TORONTO – Three new cases of measles have been confirmed in Ontario, health officials said Saturday.
A 14-year-old girl has been confirmed as the second case of measles in the Niagara Region and two adults have been confirmed as the ninth case in the Greater Toronto Area. None of them have been identified.
Lenore Bromley, media relations manager for Toronto Public Health, says one of the adults in Toronto has been diagnosed with the virus after laboratory testing — bringing the total number of measles cases in Ontario to 11.
Bromley says the adult had no recent travel history, and their vaccine history is unknown, but there was no immediate information provided on the travel or vaccine history of the second adult.
Previous cases in Toronto include two children under two years of age and five adults, all from separate families with no recent travel history. There was also one confirmed case in the Greater Toronto Area of a vaccinated adult.
Meanwhile, Dr. Valerie Jaeger, Medical Officer of Health for Niagara Region, says the girl was confirmed as being infected with the virus after laboratory testing on Friday.
“We have identified a link to our first confirmed case,” she said, adding the girl was not vaccinated against the virus.
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Niagara’s first confirmed case of measles was announced earlier this month as a woman in her early 20s who was also not vaccinated against the virus.
Jaeger added the Public Health Ontario laboratory has confirmed the strain of the first confirmed case in Niagara is consistent with the case announced in Niagara Region on Saturday, but due to privacy concerns would not say which municipality the latest patient lived in.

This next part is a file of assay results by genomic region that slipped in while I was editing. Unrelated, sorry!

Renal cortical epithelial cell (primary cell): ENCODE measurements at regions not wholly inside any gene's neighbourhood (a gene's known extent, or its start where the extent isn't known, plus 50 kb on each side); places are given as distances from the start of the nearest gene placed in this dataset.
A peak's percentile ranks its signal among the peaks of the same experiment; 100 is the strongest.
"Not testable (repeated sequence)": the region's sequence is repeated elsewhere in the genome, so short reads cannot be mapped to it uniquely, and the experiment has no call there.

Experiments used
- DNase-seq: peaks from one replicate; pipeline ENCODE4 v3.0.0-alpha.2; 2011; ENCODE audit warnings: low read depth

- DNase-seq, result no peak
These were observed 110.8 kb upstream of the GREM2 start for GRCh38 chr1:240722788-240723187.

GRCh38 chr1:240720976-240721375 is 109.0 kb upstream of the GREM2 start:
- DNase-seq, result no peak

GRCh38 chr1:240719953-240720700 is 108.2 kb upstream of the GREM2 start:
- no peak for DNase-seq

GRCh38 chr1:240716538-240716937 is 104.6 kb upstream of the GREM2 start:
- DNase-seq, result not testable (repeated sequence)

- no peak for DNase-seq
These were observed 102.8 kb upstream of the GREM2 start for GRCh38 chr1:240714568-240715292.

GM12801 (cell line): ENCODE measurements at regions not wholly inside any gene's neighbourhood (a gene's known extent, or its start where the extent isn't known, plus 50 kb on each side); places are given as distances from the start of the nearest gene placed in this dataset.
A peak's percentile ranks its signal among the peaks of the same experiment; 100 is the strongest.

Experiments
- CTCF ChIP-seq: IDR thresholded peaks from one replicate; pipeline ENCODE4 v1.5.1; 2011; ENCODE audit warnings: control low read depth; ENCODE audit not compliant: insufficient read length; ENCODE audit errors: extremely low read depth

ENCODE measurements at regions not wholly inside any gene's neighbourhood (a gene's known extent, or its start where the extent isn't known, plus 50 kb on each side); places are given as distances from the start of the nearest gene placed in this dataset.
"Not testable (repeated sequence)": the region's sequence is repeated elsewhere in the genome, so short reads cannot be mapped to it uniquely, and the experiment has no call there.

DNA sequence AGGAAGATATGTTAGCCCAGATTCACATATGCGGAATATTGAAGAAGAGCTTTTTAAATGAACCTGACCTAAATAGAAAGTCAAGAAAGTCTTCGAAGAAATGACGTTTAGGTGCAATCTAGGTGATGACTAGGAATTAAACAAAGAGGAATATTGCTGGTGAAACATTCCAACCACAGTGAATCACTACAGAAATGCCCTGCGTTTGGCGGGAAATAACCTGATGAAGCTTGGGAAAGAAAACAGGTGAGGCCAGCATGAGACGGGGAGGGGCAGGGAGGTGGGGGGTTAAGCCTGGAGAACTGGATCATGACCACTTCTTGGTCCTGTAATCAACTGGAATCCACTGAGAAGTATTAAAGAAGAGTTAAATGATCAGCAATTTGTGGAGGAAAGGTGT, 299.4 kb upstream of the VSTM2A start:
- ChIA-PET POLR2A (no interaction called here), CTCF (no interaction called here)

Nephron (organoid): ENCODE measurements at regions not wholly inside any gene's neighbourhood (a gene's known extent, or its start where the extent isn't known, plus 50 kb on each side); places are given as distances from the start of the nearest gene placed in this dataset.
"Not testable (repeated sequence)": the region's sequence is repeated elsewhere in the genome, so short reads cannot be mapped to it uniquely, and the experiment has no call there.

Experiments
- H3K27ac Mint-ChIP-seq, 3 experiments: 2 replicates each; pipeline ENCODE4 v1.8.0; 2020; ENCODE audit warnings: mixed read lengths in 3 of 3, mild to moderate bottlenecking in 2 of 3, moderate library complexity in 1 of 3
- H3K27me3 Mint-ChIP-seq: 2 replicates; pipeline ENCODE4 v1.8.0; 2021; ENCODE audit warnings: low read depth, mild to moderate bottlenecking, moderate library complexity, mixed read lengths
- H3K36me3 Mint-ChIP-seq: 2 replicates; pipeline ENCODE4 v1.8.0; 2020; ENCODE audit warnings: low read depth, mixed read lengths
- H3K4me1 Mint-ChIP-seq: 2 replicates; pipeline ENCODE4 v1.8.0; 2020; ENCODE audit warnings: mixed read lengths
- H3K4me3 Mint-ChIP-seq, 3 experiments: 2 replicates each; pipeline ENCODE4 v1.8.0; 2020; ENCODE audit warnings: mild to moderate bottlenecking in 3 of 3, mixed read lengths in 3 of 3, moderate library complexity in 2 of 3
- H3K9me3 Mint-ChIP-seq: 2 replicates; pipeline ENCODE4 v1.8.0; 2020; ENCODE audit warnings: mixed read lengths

Jaeger says there is no indication the latest patient travelled outside of the country but said the patient in the first confirmed case in Niagara had travelled to Toronto.
“Now we have evidence of transmission in Niagara so we have a heightened awareness to identify other cases of measles. That need for heightened awareness has been communicated to all primary care practitioners and emergency rooms,” she said.
None of the patients in Ontario had recently travelled outside the country, which means they contracted the virus in Canada.
Health officials in Quebec confirmed on Wednesday that 10 individuals in the Lanaudiere region northeast of Montreal had been infected with measles in an event linked to the outbreak in the Disneyland theme parks in California.
On Tuesday, the Manitoba government reported the province’s first case of measles of the year, but stressed it appeared to be an isolated incident.
The case involved a Winnipeg infant under 12 months old — the age the measles vaccine is typically given — who had recently returned from India.
Jaeger says the latest case in Niagara is not linked to the growing outbreak in the United States and is not consistent with the 10 cases identified in Quebec.
She says any susceptible children who have not received two doses of measles vaccine and who have been identified as a contact of a confirmed or suspected case will be excluded from school until Public Health has been notified they received their vaccine or that the risk of exposure or illness has subsided.
Jaeger says local vaccination clinics have been busy and are prepared, and she wants parents to be aware the vaccine is safe and effective and that people should check their own and their children’s vaccination records.